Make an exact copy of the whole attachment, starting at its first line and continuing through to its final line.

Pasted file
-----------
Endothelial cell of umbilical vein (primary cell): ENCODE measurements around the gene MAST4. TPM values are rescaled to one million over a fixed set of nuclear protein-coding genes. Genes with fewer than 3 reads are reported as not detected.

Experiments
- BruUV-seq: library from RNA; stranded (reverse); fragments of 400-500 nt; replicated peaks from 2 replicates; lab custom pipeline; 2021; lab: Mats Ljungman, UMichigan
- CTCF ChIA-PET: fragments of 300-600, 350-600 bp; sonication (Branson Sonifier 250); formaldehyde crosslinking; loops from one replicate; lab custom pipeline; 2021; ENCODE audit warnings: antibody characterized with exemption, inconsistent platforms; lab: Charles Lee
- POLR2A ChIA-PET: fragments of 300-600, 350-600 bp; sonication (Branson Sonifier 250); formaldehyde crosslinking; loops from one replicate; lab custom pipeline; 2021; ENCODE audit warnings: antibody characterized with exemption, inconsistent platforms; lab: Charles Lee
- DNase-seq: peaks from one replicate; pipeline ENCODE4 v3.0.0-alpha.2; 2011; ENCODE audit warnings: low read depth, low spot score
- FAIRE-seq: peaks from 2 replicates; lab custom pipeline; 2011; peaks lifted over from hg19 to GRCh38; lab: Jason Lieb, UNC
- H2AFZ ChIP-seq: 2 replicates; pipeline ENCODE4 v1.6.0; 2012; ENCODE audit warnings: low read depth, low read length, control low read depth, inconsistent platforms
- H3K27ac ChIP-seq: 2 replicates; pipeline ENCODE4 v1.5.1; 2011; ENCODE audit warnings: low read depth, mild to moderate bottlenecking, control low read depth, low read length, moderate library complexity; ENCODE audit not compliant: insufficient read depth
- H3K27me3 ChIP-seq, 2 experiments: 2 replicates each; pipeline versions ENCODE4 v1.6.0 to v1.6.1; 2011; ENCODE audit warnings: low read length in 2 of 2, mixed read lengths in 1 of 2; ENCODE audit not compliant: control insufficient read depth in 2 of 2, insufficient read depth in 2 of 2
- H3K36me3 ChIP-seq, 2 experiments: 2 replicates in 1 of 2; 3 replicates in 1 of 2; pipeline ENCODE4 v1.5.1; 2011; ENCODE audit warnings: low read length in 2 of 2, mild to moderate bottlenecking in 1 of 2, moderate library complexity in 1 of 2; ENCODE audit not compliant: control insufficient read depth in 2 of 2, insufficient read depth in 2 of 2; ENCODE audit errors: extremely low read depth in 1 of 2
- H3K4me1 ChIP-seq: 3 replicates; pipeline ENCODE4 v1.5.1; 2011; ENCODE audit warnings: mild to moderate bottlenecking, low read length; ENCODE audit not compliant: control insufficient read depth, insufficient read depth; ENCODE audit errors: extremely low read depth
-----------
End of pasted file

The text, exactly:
Endothelial cell of umbilical vein (primary cell): ENCODE measurements around the gene MAST4. TPM values are rescaled to one million over a fixed set of nuclear protein-coding genes. Genes with fewer than 3 reads are reported as not detected.

Experiments
- BruUV-seq: library from RNA; stranded (reverse); fragments of 400-500 nt; replicated peaks from 2 replicates; lab custom pipeline; 2021; lab: Mats Ljungman, UMichigan
- CTCF ChIA-PET: fragments of 300-600, 350-600 bp; sonication (Branson Sonifier 250); formaldehyde crosslinking; loops from one replicate; lab custom pipeline; 2021; ENCODE audit warnings: antibody characterized with exemption, inconsistent platforms; lab: Charles Lee
- POLR2A ChIA-PET: fragments of 300-600, 350-600 bp; sonication (Branson Sonifier 250); formaldehyde crosslinking; loops from one replicate; lab custom pipeline; 2021; ENCODE audit warnings: antibody characterized with exemption, inconsistent platforms; lab: Charles Lee
- DNase-seq: peaks from one replicate; pipeline ENCODE4 v3.0.0-alpha.2; 2011; ENCODE audit warnings: low read depth, low spot score
- FAIRE-seq: peaks from 2 replicates; lab custom pipeline; 2011; peaks lifted over from hg19 to GRCh38; lab: Jason Lieb, UNC
- H2AFZ ChIP-seq: 2 replicates; pipeline ENCODE4 v1.6.0; 2012; ENCODE audit warnings: low read depth, low read length, control low read depth, inconsistent platforms
- H3K27ac ChIP-seq: 2 replicates; pipeline ENCODE4 v1.5.1; 2011; ENCODE audit warnings: low read depth, mild to moderate bottlenecking, control low read depth, low read length, moderate library complexity; ENCODE audit not compliant: insufficient read depth
- H3K27me3 ChIP-seq, 2 experiments: 2 replicates each; pipeline versions ENCODE4 v1.6.0 to v1.6.1; 2011; ENCODE audit warnings: low read length in 2 of 2, mixed read lengths in 1 of 2; ENCODE audit not compliant: control insufficient read depth in 2 of 2, insufficient read depth in 2 of 2
- H3K36me3 ChIP-seq, 2 experiments: 2 replicates in 1 of 2; 3 replicates in 1 of 2; pipeline ENCODE4 v1.5.1; 2011; ENCODE audit warnings: low read length in 2 of 2, mild to moderate bottlenecking in 1 of 2, moderate library complexity in 1 of 2; ENCODE audit not compliant: control insufficient read depth in 2 of 2, insufficient read depth in 2 of 2; ENCODE audit errors: extremely low read depth in 1 of 2
- H3K4me1 ChIP-seq: 3 replicates; pipeline ENCODE4 v1.5.1; 2011; ENCODE audit warnings: mild to moderate bottlenecking, low read length; ENCODE audit not compliant: control insufficient read depth, insufficient read depth; ENCODE audit errors: extremely low read depth